Since the horrific tragedy in Newtown, Ct, there’s been a lot of debate about whether the country needs stricter gun control measures. Many people understandably have strongly held beliefs on this subject, but there’s one aspect to this issue that we should all agree on – unsupervised children cannot be allowed to have access to guns. The statistics regarding kids and firearm deaths are staggering, but I’m not here to take a side in the gun control/gun rights battle – I just want to keep them out of the hands of unsupervised kids.
There is lots of web content on the internet about gun safety when it comes to children, and a great, comprehensive document I’ve found is by the Washington State Department of Social and Health Services. It’s entitled simply Gun Safety, and, if you have kids or if you own guns, I highly recommend that you read it.
A few of its initial recommendations:
- Unload and lock up guns
- Lock and store ammunition separately
- Hide keys where kids can’t find them
- Gun safe’s are best, but gun locks/trigger locks can also be effective when used correctly.
These suggestions are pretty self evident, but the article also contains helpful suggestions for how to teach children the difference between reality and fantasy play, and also separate tips for parents who own guns and parents who don’t. In my next posts, we’ll talk further about those topics.
It’s ironic, isn’t it? “Safety 1st” Push n’ Snap Cabinet locks are being recalled because the locks fail. The U.S. Consumer Product Safety Commission (CPSC) in cooperation with Dorel Juvenile Group (DJG) Inc., of Columbus, Indiana, is recalling 900,000 of these locks made in China and imported to the U.S., because children can gain access to things which may be unsafe. The product was sold at Bed, Bath and Beyond, retail stores throughout the U.S. and by Amazon’s online store for approximately $2 to $4, from January 2004 through February 2012.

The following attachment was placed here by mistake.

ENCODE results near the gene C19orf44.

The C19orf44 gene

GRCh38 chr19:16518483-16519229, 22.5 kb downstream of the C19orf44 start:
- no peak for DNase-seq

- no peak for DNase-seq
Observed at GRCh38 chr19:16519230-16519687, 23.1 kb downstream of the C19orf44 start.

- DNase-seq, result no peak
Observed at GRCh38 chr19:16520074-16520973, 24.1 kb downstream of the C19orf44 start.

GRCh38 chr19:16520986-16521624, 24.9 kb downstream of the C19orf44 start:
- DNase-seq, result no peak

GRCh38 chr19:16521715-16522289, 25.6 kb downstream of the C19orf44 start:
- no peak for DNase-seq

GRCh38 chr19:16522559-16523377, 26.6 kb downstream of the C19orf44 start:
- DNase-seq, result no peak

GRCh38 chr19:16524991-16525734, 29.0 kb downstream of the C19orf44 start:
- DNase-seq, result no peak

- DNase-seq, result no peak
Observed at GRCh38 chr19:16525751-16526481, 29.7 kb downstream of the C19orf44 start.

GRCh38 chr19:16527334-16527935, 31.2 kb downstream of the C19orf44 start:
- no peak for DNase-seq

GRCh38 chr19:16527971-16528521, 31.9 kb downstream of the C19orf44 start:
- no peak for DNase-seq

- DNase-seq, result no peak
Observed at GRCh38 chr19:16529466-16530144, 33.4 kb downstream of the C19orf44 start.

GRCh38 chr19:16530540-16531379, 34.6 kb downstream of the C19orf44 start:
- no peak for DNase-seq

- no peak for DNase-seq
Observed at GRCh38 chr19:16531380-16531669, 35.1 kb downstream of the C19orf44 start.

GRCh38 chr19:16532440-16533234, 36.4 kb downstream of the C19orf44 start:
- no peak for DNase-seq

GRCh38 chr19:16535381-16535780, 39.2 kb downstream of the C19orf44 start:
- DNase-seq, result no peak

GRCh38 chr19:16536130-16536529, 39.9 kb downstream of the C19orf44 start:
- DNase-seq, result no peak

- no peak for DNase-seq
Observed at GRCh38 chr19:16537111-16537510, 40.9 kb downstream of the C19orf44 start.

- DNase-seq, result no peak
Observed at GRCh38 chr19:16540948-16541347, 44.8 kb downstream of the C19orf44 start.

According to the CPSC, 200 reports have been received by the company, DJG, about faulty locks which did not completely secure cabinets. Some reports noted the locks were damaged. DJG has also been made aware that 140 children from 9 months to 5 years old were able to disengage the locks and gained access to the cabinet’s contents. Three children who were able to gain access to items in the cabinets with faulty locks either “handled or swallowed” dishwashing detergent, window cleaner or oven cleaner. The children were treated and released from emergency rooms.
This recall includes Safety 1st Push ‘N Snap Cabinet locks model numbers 48391 and 48442. The model numbers are located on the back of the product and on packaging. The locks are supposed to secure cabinets with two straps that wrap around knobs or handles on a cabinet door. Locks manufactured between January 2004 and November 2010 are being recalled. The date of manufacture (DOM) is embossed on the back of the lock. A green triangle on the device is supposed to indicate that the product is in the lock position.
Consumers should immediately remove the locks from their cabinets and contact the company for a free replacement. Consumers should pay special attention to the contents of cabinets that are no longer locked and remove any dangerous items from children’s access. To contact DJG toll free, consumers may call 1 (866) 762-3212 between 8 a.m. and 5 p.m. ET Monday through Friday or visit the firm’s website at www.djgusa.com.
To view photos of the locks being recalled, please visit the CPSC website at: http://www.cpsc.gov/cpscpub/prerel/prhtml12/12136.html.
The CPSC has recalled over 13 cribs and bassinets since the first of the year. Many feel that the CPSC is not aggressive enough in its recall measures, and that it is not sufficient to permit manufacturers to simply issue retrofit kits to satisfy the recalls. The Illinois Attorney General, Lisa Madigan, has taken matters into her own hands, and should be commended for her actions.
Here’s what’s happened. A company called Simplicity has had a lot of problems with recalls over the last year, some as a result of infant deaths. Due to the recalls, Simplicity was forced into bankruptcy. A company called SFCA, Inc, purchased the assets of Simplicity. That’s fine, except it appears that the only thing SFCA wanted to do was reap profits, and did not seem particularly interested in helping to save the lives of children. SFCA would not cooperate whatsoever with the CPSC recalls. Given that children’s lives are at stake, Madigan did not feel that the CPSC’s response to SFCA was sufficient, so she undertook her own action to force SFCA to stop marketing these dangerous cribs. She’s to be applauded.
AG Madigan has also put out a very useful guide for identifying which cribs have recently been recalled, as well as safe sleeping tips for infants.
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